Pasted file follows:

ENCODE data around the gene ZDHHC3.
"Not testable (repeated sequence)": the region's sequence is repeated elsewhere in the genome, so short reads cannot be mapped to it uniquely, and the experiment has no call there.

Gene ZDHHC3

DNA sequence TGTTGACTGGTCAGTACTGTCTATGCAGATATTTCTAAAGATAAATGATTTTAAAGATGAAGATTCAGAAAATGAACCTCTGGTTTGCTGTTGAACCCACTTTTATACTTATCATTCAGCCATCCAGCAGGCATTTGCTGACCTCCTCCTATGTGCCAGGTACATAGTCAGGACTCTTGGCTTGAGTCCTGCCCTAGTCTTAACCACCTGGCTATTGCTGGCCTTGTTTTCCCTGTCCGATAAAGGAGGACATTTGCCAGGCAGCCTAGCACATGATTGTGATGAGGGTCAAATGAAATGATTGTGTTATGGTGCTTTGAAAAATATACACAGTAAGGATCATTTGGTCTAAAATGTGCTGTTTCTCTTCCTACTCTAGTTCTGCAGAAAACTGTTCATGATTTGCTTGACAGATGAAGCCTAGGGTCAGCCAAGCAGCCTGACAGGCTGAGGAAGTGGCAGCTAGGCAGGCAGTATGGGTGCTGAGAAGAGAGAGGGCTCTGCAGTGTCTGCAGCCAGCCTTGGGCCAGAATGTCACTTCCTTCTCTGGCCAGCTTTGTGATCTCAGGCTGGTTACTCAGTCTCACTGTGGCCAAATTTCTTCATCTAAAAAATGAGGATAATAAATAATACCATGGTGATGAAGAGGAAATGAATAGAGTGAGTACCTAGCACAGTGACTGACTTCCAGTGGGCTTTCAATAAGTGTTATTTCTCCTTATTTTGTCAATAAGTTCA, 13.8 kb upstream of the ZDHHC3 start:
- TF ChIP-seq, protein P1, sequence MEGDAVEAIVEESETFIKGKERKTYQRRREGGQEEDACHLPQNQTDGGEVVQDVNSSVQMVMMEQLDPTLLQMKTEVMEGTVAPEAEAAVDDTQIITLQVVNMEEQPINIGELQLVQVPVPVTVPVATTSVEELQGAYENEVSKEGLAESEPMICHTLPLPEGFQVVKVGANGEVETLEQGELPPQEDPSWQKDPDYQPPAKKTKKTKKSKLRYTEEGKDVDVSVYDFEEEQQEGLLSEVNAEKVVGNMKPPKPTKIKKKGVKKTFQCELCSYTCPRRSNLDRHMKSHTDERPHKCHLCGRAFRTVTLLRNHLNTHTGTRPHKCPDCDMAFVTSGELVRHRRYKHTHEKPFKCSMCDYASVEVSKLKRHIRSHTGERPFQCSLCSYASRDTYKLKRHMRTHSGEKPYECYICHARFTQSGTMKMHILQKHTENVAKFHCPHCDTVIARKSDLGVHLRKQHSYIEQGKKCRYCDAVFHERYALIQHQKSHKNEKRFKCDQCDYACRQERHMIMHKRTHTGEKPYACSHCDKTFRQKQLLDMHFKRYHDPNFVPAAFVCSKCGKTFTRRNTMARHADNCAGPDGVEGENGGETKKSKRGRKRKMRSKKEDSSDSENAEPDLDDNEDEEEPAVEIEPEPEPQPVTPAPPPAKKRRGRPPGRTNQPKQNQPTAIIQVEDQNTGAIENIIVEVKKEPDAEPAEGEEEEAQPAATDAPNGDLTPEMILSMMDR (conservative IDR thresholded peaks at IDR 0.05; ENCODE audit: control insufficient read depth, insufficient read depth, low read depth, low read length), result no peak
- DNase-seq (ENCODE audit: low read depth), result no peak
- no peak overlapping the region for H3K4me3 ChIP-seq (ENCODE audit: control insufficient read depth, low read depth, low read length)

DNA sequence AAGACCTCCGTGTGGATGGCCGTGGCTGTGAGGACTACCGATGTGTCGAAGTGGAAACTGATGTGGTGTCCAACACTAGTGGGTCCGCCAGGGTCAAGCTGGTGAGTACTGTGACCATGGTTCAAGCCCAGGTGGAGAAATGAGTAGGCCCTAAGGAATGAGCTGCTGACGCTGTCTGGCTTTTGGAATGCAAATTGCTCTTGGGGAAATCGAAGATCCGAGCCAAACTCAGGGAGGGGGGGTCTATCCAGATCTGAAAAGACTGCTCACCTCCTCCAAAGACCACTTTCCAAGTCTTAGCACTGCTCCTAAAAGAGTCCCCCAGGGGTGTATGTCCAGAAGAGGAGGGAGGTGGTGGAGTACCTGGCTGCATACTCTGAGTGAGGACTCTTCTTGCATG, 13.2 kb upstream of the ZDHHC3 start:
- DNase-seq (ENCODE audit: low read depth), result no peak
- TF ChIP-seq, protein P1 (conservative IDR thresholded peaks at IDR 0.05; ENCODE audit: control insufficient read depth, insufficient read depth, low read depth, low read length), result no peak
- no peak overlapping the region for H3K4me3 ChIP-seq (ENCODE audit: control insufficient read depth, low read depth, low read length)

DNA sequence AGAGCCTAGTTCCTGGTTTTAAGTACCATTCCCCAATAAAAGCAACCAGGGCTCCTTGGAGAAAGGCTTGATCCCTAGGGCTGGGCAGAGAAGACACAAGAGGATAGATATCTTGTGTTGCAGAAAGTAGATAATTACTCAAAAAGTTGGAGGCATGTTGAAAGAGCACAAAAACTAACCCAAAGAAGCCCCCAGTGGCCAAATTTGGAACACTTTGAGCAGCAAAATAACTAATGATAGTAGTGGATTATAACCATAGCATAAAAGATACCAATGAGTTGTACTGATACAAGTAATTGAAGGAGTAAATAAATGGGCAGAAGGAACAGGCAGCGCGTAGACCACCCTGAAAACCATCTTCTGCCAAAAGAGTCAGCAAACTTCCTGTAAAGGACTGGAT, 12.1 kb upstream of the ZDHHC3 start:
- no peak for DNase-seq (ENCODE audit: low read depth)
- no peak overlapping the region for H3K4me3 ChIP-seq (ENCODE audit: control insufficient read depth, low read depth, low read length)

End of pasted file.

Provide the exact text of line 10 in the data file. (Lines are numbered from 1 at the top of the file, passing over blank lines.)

- TF ChIP-seq, protein P1 (conservative IDR thresholded peaks at IDR 0.05; ENCODE audit: control insufficient read depth, insufficient read depth, low read depth, low read length), result no peak